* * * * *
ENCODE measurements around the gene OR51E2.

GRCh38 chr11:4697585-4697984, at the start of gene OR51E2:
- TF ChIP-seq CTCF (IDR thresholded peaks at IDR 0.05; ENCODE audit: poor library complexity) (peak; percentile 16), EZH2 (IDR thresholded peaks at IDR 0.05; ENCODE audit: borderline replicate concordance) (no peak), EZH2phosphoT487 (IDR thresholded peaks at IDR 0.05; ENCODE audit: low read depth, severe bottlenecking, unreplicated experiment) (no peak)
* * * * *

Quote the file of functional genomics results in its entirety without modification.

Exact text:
ENCODE measurements around the gene OR51E2.

GRCh38 chr11:4697585-4697984, at the start of gene OR51E2:
- TF ChIP-seq CTCF (IDR thresholded peaks at IDR 0.05; ENCODE audit: poor library complexity) (peak; percentile 16), EZH2 (IDR thresholded peaks at IDR 0.05; ENCODE audit: borderline replicate concordance) (no peak), EZH2phosphoT487 (IDR thresholded peaks at IDR 0.05; ENCODE audit: low read depth, severe bottlenecking, unreplicated experiment) (no peak)